By TOM CHESEK (First published on Red Bank oRBit October 21, 2009)
Holiday Express founder Tim McLoone called them “the adult orphans” among us — the residents of local group homes and assisted care facilities, those set-back-from-the-road places that most of us barely notice as we text, bitch and roll on past.
If you’re a member of the local 4H organization and its Kids for Kids program, on the other hand, places like The ARC of Monmouth are regular stops along your rounds. Far from being merely the folks who award blue ribbons to bunnies at the county fair, it’s the 4H that stops to takes notice of our developmentally disabled population — teaming up with the ARC to present a Formal Prom every year; a high-profile event that puts the spotlight on hundreds of our neighbors from the group home.
Then there are those local people who are among the most visible faces in the crowd. People like Josh Zuckerman and Beth Arentsen, who can’t help being photogenic and certainly aren’t bashful about sharing their prodigious performing gifts with a fervent fanbase across the region. Zuckerman’s brand of alt-country inflected pop/rock and Arentsen’s ethereal chamber-pop (purveyed in both acoustic and electronic settings) have been heard both indoors and out, in venues that range from “Jersey rox” to unorthodox — and whether separately or occasionally together on the same bill, the two stars have lent their voices to a gamut of causes that range from AIDS research and LGBT rights to post-Katrina disaster relief and animal rescue operations.
This Sunday, Rocktober the 25th, Beth and Josh give their time and talents to a great cause once more — performing not just one but two shows apiece, to help the 4H raise funds for the ARC’s Spring Formal and other ongoing special projects. Scheduled for noon and 4:30pm, the benefit concerts will take place in the very nice, very new (and somewhat under-appreciated) 250-seat auditorium at the Middletown Arts Center (MAC), located just paces from the platform of the NJ Transit train station.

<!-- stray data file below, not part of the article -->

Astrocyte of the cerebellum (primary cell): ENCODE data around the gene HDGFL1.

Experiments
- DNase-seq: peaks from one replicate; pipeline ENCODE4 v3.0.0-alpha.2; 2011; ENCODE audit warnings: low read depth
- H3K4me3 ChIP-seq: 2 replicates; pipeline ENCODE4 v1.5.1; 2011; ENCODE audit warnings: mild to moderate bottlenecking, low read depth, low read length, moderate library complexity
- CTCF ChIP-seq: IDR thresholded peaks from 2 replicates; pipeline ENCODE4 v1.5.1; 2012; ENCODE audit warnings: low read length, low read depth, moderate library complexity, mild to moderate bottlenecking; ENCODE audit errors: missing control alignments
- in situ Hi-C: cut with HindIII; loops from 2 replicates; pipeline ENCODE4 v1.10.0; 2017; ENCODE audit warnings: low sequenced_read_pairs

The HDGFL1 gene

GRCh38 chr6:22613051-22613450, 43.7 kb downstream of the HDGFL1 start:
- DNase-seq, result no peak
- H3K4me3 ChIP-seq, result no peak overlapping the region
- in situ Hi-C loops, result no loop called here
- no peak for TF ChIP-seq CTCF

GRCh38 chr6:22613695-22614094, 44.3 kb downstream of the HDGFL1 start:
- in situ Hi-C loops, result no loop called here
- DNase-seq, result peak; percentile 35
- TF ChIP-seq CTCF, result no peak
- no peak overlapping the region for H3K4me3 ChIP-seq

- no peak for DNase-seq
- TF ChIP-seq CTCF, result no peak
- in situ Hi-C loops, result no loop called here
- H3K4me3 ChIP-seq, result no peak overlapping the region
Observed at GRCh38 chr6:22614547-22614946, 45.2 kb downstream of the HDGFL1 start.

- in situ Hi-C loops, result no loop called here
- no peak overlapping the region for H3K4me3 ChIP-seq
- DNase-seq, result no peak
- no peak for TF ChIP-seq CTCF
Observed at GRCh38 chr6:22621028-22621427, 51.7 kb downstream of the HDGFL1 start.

The two singer-songwriters share more than what Eric Clapton called the “soft touch” charitable tendencies of the career musician. They also share Steve DeVito — versatile virtuoso guitarist, all-around go-to guy, local postmaster by day, and the man who’s put together this 2009 entry in what’s planned as a much-anticipated annual event.
You’ve met DeVito here previously in oRBit, as lead guitar player and spokesman for the briefly reunited Secret Syde. The feedback-washed punk psychedelia of that legendary 1980s band is worlds removed from the confidently melodic music that DeVito deals out with Mr. Zuckerman and Ms. Arentsen — and he’ll have plenty of time to hone those skills, as he’s called upon to play four separate sets on Sunday.
We’ll get to the show’s headliners some day soon, we promise — but for right now the Red Bank oRBit spot is rightly trained upon Stevie DeV. Continue Reading for more on this weekend’s event.
RED BANK ORBIT: So, correct me if I’m wrong, Steve-O, but you’re appearing onstage with both the Zuckerman and Arentsen bands on Sunday — and two shows each?
STEVE DE VITO: Right. But Chris Russo is in both bands too, so I’m not the only one who’ll be keeping busy.
Yeah, but you’re producing the show! You’re the point man on this thing; the one who has to make sure they don’t run out of paper towels in the restroom!
Well, I’m pretty sure someone else will be taking that job on. I’m having a lot of fun doing everything that I’m doing. I’ll coordinate everything backstage; make sure the bands get onstage on time. And I’ll be doing the sound — a buddy of mine is going to help me set it up.
So, you know I’m not doing it all by myself. We’ve got this great new facility for two shows — if you remember last year, we did one show at the VFW in Middletown — and we were able to rent this theatre thanks to a benefactor. A benefactor who wishes to remain anonymous. And of course I’m fortunate to be able to work with these great musicians, all of whom are willing to give up their Sunday for this good cause.
I know that playing with Josh and Beth has placed you in the loop for doing benefit concerts on a regular basis, but what’s the backstory to your involvement with the 4H Kids and this particular cause?